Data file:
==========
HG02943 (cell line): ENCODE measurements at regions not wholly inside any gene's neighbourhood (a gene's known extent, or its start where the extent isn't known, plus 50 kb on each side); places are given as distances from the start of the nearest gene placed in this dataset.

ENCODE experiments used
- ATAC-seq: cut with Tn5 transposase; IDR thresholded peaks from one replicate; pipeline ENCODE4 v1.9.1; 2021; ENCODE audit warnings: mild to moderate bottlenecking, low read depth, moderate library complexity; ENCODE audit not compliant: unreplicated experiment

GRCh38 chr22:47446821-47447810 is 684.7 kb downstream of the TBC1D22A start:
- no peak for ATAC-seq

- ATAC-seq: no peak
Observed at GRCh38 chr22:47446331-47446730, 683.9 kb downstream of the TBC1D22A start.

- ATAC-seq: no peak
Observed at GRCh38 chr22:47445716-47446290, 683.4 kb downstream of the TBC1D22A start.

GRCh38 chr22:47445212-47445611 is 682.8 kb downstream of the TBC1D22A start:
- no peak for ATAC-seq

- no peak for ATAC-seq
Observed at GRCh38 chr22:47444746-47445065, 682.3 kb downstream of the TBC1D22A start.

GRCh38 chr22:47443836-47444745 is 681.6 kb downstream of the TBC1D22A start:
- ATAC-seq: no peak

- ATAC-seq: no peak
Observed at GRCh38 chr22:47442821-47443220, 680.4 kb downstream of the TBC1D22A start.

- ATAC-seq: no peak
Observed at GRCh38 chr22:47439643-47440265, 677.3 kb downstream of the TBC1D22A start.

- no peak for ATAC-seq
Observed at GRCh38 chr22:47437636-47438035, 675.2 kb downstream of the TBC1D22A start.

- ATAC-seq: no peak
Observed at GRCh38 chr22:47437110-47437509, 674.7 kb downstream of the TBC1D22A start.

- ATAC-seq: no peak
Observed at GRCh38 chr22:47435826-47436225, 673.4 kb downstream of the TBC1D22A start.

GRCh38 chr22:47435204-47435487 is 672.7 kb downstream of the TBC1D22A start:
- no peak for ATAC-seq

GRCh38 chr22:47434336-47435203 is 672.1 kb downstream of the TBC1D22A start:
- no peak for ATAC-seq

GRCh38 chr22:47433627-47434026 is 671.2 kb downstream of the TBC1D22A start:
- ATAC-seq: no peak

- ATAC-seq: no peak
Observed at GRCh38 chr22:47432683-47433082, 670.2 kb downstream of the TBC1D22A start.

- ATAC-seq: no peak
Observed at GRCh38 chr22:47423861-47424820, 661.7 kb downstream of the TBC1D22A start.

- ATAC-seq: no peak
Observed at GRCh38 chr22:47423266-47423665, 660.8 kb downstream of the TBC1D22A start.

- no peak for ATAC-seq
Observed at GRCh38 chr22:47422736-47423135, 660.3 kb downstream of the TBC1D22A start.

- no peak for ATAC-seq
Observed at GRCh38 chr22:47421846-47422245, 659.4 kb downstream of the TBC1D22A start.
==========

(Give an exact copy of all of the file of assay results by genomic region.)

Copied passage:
HG02943 (cell line): ENCODE measurements at regions not wholly inside any gene's neighbourhood (a gene's known extent, or its start where the extent isn't known, plus 50 kb on each side); places are given as distances from the start of the nearest gene placed in this dataset.

ENCODE experiments used
- ATAC-seq: cut with Tn5 transposase; IDR thresholded peaks from one replicate; pipeline ENCODE4 v1.9.1; 2021; ENCODE audit warnings: mild to moderate bottlenecking, low read depth, moderate library complexity; ENCODE audit not compliant: unreplicated experiment

GRCh38 chr22:47446821-47447810 is 684.7 kb downstream of the TBC1D22A start:
- no peak for ATAC-seq

- ATAC-seq: no peak
Observed at GRCh38 chr22:47446331-47446730, 683.9 kb downstream of the TBC1D22A start.

- ATAC-seq: no peak
Observed at GRCh38 chr22:47445716-47446290, 683.4 kb downstream of the TBC1D22A start.

GRCh38 chr22:47445212-47445611 is 682.8 kb downstream of the TBC1D22A start:
- no peak for ATAC-seq

- no peak for ATAC-seq
Observed at GRCh38 chr22:47444746-47445065, 682.3 kb downstream of the TBC1D22A start.

GRCh38 chr22:47443836-47444745 is 681.6 kb downstream of the TBC1D22A start:
- ATAC-seq: no peak

- ATAC-seq: no peak
Observed at GRCh38 chr22:47442821-47443220, 680.4 kb downstream of the TBC1D22A start.

- ATAC-seq: no peak
Observed at GRCh38 chr22:47439643-47440265, 677.3 kb downstream of the TBC1D22A start.

- no peak for ATAC-seq
Observed at GRCh38 chr22:47437636-47438035, 675.2 kb downstream of the TBC1D22A start.

- ATAC-seq: no peak
Observed at GRCh38 chr22:47437110-47437509, 674.7 kb downstream of the TBC1D22A start.

- ATAC-seq: no peak
Observed at GRCh38 chr22:47435826-47436225, 673.4 kb downstream of the TBC1D22A start.

GRCh38 chr22:47435204-47435487 is 672.7 kb downstream of the TBC1D22A start:
- no peak for ATAC-seq

GRCh38 chr22:47434336-47435203 is 672.1 kb downstream of the TBC1D22A start:
- no peak for ATAC-seq

GRCh38 chr22:47433627-47434026 is 671.2 kb downstream of the TBC1D22A start:
- ATAC-seq: no peak

- ATAC-seq: no peak
Observed at GRCh38 chr22:47432683-47433082, 670.2 kb downstream of the TBC1D22A start.

- ATAC-seq: no peak
Observed at GRCh38 chr22:47423861-47424820, 661.7 kb downstream of the TBC1D22A start.

- ATAC-seq: no peak
Observed at GRCh38 chr22:47423266-47423665, 660.8 kb downstream of the TBC1D22A start.

- no peak for ATAC-seq
Observed at GRCh38 chr22:47422736-47423135, 660.3 kb downstream of the TBC1D22A start.

- no peak for ATAC-seq
Observed at GRCh38 chr22:47421846-47422245, 659.4 kb downstream of the TBC1D22A start.